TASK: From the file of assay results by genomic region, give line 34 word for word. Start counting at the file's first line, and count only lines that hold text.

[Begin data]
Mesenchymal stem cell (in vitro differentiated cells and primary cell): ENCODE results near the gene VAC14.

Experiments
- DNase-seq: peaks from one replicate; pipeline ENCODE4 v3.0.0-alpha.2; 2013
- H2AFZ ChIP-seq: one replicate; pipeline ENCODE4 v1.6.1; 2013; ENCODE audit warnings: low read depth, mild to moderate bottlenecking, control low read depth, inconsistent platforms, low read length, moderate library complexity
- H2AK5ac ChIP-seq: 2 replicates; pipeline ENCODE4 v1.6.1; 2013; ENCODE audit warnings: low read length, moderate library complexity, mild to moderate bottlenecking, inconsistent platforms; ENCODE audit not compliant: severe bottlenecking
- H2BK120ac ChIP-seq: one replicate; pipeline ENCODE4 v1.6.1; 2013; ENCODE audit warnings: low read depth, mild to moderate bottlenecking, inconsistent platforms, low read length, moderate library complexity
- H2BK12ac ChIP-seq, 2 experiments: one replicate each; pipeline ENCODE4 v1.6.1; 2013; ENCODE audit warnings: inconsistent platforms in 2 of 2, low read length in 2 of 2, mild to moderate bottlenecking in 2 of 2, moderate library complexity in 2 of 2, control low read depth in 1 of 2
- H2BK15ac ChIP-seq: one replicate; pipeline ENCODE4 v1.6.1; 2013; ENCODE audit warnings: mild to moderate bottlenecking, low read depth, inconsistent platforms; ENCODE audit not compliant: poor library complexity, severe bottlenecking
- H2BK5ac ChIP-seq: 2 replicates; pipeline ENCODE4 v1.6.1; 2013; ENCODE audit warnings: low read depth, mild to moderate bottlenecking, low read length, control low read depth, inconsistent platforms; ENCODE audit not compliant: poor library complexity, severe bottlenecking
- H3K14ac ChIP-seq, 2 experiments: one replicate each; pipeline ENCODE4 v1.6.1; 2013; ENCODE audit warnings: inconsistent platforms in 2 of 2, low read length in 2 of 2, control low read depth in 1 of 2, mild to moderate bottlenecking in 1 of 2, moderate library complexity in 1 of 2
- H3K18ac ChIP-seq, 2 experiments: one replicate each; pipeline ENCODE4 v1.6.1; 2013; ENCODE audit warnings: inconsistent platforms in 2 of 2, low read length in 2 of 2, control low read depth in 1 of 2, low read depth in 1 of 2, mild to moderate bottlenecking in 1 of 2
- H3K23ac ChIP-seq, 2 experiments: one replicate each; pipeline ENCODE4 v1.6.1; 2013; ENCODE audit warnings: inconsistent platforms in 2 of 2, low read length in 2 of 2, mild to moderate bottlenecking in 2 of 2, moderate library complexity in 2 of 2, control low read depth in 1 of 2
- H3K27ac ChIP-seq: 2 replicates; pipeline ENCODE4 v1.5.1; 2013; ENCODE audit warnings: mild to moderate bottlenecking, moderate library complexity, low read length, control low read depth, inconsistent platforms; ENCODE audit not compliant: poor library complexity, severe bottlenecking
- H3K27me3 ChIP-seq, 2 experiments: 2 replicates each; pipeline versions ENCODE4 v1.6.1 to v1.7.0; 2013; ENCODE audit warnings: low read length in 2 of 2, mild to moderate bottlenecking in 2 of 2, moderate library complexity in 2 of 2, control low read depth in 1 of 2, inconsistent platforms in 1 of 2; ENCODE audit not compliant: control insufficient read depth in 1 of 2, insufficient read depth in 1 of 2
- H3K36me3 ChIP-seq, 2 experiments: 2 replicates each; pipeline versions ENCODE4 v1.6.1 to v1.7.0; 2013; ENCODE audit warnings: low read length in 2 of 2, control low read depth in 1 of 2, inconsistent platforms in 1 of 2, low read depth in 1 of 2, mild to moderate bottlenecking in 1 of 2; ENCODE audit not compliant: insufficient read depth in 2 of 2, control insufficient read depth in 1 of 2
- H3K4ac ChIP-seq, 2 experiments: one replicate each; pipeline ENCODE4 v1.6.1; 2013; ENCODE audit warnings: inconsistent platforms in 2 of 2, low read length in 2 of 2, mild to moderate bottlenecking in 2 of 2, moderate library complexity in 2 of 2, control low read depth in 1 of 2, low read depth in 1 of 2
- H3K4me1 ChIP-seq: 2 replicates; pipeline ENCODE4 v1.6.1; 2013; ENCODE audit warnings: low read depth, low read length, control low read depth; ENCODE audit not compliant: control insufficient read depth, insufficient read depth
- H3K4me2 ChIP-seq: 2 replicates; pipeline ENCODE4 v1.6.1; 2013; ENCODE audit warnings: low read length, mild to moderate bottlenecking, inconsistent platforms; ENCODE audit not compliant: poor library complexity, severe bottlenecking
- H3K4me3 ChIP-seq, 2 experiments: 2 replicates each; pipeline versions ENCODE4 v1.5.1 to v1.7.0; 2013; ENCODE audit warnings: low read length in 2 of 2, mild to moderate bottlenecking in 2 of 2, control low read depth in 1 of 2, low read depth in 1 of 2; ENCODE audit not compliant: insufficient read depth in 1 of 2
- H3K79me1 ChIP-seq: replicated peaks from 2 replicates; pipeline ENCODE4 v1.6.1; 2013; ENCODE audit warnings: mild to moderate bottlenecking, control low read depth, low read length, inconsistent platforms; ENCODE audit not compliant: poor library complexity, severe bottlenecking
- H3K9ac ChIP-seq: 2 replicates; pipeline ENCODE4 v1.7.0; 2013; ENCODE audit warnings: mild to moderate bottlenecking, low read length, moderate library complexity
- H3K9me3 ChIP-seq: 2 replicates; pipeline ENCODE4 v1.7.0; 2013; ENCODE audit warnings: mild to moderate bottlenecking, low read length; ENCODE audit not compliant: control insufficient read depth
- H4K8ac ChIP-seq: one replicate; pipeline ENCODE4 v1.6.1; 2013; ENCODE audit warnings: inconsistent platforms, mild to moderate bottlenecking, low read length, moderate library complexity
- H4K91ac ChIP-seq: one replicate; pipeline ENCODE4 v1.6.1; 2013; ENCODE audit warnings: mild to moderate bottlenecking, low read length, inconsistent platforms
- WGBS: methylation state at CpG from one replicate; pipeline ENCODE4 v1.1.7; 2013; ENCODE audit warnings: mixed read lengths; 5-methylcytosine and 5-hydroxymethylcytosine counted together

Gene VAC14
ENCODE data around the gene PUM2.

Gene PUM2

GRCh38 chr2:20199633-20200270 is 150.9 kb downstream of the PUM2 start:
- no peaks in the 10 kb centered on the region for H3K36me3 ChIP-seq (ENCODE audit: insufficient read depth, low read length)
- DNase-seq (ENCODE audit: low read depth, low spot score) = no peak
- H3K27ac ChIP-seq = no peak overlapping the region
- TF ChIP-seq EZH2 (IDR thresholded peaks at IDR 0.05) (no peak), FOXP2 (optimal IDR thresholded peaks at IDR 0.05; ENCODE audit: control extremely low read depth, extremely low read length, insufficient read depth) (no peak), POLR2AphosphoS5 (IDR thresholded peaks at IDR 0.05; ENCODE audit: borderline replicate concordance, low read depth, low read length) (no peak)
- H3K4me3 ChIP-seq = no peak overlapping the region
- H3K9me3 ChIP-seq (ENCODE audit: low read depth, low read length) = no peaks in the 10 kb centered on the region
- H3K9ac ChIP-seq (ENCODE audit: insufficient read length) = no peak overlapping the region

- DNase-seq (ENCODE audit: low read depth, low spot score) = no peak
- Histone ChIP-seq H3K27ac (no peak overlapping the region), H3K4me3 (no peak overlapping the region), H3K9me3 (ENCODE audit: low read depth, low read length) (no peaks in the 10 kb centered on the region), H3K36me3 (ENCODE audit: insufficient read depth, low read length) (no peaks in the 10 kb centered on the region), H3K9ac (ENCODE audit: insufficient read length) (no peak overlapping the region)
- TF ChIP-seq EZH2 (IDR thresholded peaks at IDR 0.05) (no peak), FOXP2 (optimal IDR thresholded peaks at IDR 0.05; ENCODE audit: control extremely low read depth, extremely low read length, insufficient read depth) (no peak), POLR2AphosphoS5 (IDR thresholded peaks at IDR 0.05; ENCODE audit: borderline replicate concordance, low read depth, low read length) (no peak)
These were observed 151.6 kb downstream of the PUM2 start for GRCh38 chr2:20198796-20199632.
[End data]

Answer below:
- H3K4me3 ChIP-seq = no peak overlapping the region